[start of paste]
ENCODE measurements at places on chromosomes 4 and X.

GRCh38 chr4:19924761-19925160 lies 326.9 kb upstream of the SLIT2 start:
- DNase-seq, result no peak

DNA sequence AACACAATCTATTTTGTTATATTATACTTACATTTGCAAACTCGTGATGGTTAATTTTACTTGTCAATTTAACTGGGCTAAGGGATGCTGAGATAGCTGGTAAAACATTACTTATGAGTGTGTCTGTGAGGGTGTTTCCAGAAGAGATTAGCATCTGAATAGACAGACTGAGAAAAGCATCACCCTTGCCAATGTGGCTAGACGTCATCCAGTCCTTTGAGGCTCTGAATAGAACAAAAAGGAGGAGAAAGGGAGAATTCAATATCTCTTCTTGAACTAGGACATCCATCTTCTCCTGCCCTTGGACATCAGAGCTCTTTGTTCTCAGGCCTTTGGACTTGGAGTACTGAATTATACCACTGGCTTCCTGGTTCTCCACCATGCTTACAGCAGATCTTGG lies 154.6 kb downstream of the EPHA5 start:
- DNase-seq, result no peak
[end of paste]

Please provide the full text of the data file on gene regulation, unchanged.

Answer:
ENCODE measurements at places on chromosomes 4 and X.

GRCh38 chr4:19924761-19925160 lies 326.9 kb upstream of the SLIT2 start:
- DNase-seq, result no peak

DNA sequence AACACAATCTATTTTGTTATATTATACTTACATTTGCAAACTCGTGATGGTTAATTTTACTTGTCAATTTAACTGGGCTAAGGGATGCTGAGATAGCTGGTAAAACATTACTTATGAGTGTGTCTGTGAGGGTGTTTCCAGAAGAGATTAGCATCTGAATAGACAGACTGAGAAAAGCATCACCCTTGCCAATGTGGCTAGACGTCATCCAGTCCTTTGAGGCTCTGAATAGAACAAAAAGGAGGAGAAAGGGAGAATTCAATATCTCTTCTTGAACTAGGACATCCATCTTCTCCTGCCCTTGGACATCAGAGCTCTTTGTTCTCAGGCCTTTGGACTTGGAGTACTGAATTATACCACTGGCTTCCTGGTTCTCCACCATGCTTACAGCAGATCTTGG lies 154.6 kb downstream of the EPHA5 start:
- DNase-seq, result no peak